Nepal's Political Factions Vow to Work Together

After months of confrontation, Nepal's king and opposition political parties say they will work together to bring peace and democracy to the country. Parliament is expected to be reinstated Friday - a major concession by King Gyanendra, who seized power last year. Still, there are signs that the struggle for political stability in Nepal has just begun.

Among the thousands celebrating King Gyanendra's capitulation to Nepal's democracy movement this week is Krishna Pahadi, a human rights activist based in the capital, Kathmandu.

Pahadi was detained by security forces in January after speaking out against the king. At a victory rally after his release Tuesday, he knew exactly what he wanted - but was under no illusions that his demands would be easily met.

"I think that the political parties should declare immediately an unconditional Constituent Assembly election, and they must address the Maoist problem," he said. " We are going to create history. It's just beginning."

The history so many Nepalese hope to create is peace and stability in the country, which has been wracked by 10 years of fighting between the government and Maoist insurgents, and more recently months of political paralysis in the capital.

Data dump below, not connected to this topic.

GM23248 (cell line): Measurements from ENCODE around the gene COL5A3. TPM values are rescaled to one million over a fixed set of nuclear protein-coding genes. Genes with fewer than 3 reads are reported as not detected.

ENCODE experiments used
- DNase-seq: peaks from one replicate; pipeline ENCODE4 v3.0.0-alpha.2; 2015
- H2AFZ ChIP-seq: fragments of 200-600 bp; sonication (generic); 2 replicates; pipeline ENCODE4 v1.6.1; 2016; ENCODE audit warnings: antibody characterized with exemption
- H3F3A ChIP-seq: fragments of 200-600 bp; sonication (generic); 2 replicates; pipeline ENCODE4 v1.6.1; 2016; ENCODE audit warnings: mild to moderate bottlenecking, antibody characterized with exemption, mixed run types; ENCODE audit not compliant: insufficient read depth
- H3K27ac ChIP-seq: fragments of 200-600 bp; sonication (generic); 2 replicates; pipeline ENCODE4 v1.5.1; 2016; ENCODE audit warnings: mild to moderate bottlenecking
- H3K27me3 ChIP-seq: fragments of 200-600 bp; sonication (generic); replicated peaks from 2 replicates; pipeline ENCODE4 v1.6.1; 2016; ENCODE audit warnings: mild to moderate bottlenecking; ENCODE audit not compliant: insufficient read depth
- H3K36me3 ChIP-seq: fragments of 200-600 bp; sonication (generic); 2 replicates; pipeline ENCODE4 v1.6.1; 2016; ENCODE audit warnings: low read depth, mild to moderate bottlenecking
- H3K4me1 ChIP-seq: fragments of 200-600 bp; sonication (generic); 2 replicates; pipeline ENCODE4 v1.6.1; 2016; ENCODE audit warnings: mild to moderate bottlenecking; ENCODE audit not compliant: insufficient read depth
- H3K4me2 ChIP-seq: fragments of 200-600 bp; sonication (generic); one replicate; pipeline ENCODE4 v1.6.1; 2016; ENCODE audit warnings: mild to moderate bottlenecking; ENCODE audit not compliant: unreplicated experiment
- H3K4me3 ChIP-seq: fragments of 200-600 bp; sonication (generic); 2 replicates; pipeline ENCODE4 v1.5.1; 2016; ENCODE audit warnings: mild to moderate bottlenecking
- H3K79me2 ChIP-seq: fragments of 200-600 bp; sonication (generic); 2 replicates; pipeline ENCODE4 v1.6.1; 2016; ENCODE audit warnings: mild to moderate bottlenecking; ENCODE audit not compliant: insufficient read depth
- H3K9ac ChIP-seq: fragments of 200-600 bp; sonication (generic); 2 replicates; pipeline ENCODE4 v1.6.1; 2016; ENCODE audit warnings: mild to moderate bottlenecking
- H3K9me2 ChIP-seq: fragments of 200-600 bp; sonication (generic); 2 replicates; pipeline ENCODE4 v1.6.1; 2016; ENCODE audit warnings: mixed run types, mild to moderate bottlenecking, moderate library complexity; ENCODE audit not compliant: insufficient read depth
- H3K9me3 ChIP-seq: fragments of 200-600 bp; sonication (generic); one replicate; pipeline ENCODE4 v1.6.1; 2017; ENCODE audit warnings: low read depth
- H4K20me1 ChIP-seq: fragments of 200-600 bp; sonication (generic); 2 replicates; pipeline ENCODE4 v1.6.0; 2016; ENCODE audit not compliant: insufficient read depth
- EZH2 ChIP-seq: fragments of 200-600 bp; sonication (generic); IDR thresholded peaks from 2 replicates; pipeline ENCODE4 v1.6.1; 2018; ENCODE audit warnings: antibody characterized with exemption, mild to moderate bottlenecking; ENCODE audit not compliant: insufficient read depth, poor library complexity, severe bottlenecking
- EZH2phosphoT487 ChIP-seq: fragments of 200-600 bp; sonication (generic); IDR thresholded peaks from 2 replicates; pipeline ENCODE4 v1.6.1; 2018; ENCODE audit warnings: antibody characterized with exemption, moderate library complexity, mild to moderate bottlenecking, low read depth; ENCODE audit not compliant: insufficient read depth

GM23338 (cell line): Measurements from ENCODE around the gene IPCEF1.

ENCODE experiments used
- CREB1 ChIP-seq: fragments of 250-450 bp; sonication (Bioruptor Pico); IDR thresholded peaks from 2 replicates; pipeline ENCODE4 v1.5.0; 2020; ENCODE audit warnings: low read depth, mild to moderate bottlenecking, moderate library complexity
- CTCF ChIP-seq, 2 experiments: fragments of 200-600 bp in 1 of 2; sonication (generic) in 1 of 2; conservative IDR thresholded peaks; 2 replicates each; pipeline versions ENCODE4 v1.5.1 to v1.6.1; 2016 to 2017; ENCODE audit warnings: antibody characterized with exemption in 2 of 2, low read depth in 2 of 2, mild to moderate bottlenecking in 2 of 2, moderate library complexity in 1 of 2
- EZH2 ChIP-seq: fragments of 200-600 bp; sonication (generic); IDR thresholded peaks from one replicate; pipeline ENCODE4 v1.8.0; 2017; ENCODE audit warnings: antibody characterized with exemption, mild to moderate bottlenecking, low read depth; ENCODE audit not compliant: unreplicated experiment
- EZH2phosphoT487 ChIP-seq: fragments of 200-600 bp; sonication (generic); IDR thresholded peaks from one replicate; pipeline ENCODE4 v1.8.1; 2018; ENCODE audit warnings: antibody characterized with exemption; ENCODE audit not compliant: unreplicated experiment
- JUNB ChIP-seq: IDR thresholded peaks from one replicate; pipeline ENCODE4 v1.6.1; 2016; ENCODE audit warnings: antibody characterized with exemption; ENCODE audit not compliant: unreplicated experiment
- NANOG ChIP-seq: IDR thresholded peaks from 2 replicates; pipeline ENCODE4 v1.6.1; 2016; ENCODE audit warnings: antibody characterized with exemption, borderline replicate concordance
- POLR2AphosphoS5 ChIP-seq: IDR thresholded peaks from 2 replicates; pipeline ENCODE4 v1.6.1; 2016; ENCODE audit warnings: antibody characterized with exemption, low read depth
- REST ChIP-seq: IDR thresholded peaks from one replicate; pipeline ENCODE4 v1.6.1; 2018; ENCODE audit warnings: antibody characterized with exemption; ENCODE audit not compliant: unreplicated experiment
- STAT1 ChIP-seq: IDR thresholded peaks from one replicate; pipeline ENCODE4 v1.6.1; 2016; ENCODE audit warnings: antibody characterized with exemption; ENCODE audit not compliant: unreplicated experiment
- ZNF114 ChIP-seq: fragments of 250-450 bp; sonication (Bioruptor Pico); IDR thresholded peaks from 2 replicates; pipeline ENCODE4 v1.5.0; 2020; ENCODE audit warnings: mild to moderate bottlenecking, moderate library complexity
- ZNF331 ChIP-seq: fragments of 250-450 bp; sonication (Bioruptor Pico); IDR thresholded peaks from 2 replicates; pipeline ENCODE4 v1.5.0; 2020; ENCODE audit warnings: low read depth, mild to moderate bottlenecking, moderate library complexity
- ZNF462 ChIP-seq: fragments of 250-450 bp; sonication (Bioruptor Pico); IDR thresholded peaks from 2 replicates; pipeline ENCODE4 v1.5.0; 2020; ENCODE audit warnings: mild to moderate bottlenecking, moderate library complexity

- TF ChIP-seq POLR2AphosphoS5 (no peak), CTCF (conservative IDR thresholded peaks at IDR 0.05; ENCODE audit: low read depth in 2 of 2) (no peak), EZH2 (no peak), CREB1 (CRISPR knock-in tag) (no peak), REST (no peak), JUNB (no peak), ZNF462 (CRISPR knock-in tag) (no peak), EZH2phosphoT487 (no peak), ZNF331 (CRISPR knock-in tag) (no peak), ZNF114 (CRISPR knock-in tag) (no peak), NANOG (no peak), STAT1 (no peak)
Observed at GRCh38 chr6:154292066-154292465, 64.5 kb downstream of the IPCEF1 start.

Tensions remain high in the country. On Wednesday, soldiers in the southeast opened fired on a crowd protesting the death of a woman the night before, and reportedly killed several of them.

With the king's surrender after weeks of non-stop democracy demonstrations, however, many people are cautiously optimistic that both goals can be achieved.

The political crisis was sparked in February of last year, when King Gyanendra took full control of the government, arresting scores of political opponents and restricting civil liberties.

That served to unite Nepal's seven mainstream political parties, which formed an alliance. Even the Maoist insurgents began a loose cooperation with the politicians. The alliance organized massive political demonstrations, which earlier this week forced the king to reinstate parliament.

Kunda Dixit is the editor of the Nepali Times. He says the 15 months of political upheaval sparked by the takeover may have had a positive effect. For the first time, he says, the king, the parties and the Maoists are realizing they have to work together for real change to take place.

"We've gone through the euphoria and disillusionment not once, not twice, but multiple times with political parties that have promised everything - and then they get bogged down in their own bickering. But I think this time is different," said Dixit. "There's not just a question of restoration of democracy, but making it inclusive, making it work."

The Maoists have criticized the parties for accepting the king's offer to restore parliament, calling it a ploy by him to hang on to power. But on Wednesday, the rebels lifted a blockade they had imposed on the capital, and said they would keep it open through Friday - when the restored parliament is due to meet.

Analysts say the Maoists are watching to see what will come out of parliament, and whether Constituent Assembly elections - one of their key demands - will truly be called.